Trick or treat: the effect of placebo on the power of pharmacogenetic association studies

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Title
Trick or treat: the effect of placebo on the power of pharmacogenetic association studies
Journal
Human Genomics
Author(s)
Singer  C., Grossman  I., Avidan  N., Beckmann  J. S., Pe'er  I.
ISSN
1479-7364 (Electronic)
Publication state
Published
Issued date
03/2005
Volume
2
Number
1
Pages
28-38
Notes
Journal Article
Research Support, Non-U.S. Gov't --- Old month value: Mar
Abstract
The genetic mapping of drug-response traits is often characterised by a poor signal-to-noise ratio that is placebo related and which distinguishes pharmacogenetic association studies from classical case-control studies for disease susceptibility. The goal of this study was to evaluate the statistical power of candidate gene association studies under different pharmacogenetic scenarios, with special emphasis on the placebo effect. Genotype/phenotype data were simulated, mimicking samples from clinical trials, and response to the drug was modelled as a binary trait. Association was evaluated by a logistic regression model. Statistical power was estimated as a function of the number of single nucleotide polymorphisms (SNPs) genotyped, the frequency of the placebo 'response', the genotype relative risk (GRR) of the response polymorphism, the strategy for selecting SNPs for genotyping, the number of individuals in the trial and the ratio of placebo-treated to drug-treated patients. We show that: (i) the placebo 'response' strongly affects the statistical power of association studies--even a highly penetrant drug-response allele requires at least a 500-patient trial in order to reach 80 per cent power, several-fold more than the value estimated by standard tools that are not calibrated to pharmacogenetics; (ii) the power of a pharmacogenetic association study depends primarily on the penetrance of the response genotype and, when this penetrance is fixed, power decreases for larger placebo effects; (iii) power is dramatically increased when adding markers; (iv) an optimal study design includes a similar number of placebo- and drug-treated patients; and (v) in this setting, straightforward haplotype analysis does not seem to have an advantage over single marker analysis.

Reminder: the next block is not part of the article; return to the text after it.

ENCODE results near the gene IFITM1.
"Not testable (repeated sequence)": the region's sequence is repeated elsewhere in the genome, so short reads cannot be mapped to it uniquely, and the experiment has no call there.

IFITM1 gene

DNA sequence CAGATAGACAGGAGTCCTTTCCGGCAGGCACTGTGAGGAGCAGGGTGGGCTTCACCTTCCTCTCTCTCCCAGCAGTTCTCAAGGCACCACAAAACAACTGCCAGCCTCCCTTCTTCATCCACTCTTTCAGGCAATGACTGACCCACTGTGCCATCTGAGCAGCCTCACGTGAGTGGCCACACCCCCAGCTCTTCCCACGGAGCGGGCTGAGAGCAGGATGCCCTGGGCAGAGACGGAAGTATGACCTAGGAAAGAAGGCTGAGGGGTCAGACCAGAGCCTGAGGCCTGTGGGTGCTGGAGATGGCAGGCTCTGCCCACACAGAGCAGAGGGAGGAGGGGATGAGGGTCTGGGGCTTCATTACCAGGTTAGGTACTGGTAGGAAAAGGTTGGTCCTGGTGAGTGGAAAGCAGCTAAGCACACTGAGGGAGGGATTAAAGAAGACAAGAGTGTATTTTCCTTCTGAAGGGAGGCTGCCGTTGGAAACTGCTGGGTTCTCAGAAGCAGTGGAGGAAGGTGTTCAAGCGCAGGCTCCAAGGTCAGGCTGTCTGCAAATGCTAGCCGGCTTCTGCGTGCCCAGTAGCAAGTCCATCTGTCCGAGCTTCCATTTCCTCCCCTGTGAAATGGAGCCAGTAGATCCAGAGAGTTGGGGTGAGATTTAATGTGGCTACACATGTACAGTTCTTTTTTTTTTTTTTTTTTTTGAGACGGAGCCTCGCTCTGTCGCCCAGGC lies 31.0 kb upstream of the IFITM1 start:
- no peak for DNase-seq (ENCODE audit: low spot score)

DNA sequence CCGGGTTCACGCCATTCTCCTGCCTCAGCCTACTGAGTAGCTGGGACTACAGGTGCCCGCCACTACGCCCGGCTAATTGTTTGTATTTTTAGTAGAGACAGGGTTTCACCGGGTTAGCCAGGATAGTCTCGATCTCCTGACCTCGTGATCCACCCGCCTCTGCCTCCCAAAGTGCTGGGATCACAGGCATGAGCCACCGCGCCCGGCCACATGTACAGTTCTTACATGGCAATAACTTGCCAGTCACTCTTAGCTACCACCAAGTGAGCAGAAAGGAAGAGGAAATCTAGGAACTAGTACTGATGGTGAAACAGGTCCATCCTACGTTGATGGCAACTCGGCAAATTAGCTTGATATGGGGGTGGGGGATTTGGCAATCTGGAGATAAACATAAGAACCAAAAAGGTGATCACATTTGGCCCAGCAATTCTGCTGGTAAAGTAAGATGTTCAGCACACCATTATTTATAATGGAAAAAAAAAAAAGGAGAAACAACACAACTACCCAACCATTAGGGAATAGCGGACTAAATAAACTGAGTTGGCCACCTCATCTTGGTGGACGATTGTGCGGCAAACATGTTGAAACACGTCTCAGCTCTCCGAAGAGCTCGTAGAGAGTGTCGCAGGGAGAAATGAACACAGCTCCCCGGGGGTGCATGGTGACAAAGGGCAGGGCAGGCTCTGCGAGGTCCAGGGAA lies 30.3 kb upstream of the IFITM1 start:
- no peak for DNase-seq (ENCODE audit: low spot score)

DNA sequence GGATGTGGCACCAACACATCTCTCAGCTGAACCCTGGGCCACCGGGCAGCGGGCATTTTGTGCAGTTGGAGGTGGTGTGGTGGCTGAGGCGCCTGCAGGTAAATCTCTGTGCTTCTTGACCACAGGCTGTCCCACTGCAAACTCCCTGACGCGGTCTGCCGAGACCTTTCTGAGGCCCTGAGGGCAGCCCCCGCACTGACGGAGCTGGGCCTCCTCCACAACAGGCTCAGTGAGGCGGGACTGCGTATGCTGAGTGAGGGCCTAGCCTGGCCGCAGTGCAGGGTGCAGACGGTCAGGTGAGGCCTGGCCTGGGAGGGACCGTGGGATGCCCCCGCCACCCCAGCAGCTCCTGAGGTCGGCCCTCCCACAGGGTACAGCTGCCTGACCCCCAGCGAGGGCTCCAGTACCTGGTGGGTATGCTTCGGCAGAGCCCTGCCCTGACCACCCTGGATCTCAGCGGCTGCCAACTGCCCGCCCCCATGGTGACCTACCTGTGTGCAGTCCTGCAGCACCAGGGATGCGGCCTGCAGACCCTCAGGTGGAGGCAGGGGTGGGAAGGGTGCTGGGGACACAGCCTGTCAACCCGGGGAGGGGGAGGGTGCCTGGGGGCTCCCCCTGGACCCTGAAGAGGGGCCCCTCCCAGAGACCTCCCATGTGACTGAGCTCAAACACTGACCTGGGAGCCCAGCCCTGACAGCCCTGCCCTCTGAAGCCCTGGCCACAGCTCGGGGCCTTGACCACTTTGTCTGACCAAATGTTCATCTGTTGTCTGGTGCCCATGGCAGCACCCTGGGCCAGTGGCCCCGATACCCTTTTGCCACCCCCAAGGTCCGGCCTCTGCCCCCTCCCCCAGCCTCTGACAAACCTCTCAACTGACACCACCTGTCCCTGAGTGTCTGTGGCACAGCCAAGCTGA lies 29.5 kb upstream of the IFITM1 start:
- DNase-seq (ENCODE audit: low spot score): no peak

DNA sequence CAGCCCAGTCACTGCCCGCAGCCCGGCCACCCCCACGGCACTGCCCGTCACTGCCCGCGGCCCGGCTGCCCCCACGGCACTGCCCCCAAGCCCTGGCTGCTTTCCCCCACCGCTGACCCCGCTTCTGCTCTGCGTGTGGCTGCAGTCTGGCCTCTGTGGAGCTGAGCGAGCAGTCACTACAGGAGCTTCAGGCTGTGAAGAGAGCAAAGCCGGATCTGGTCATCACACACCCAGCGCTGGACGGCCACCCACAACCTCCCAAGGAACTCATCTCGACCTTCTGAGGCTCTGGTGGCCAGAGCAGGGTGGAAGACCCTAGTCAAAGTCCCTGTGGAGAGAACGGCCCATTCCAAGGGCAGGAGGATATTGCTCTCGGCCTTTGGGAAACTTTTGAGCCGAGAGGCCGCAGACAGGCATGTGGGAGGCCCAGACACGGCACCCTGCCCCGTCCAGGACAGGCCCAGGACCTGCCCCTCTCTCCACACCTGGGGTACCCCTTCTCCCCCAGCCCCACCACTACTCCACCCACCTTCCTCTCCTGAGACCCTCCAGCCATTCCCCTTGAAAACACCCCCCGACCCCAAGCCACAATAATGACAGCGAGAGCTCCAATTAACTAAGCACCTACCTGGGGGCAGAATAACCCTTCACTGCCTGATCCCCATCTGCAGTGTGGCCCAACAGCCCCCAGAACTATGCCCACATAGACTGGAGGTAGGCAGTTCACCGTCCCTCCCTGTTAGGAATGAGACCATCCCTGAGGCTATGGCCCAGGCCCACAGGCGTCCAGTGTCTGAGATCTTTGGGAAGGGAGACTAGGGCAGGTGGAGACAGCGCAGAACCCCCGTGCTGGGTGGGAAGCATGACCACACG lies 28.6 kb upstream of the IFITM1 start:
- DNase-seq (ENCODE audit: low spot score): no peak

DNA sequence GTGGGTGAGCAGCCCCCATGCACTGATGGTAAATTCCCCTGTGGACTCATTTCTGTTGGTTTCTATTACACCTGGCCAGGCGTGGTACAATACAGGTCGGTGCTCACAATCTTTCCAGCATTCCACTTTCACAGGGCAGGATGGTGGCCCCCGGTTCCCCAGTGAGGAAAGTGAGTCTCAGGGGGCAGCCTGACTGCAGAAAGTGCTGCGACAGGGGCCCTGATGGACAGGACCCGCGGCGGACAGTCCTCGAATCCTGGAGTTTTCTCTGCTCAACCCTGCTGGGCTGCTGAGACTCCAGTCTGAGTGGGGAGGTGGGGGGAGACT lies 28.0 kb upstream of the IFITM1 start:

Keywords
Clinical Trials Computer Simulation Genetic Markers Genotype Haplotypes Humans Models, Genetic Pharmacogenetics/*methods Phenotype *Placebo Effect Polymorphism, Single Nucleotide
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25/01/2008 16:18
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20/08/2019 12:42
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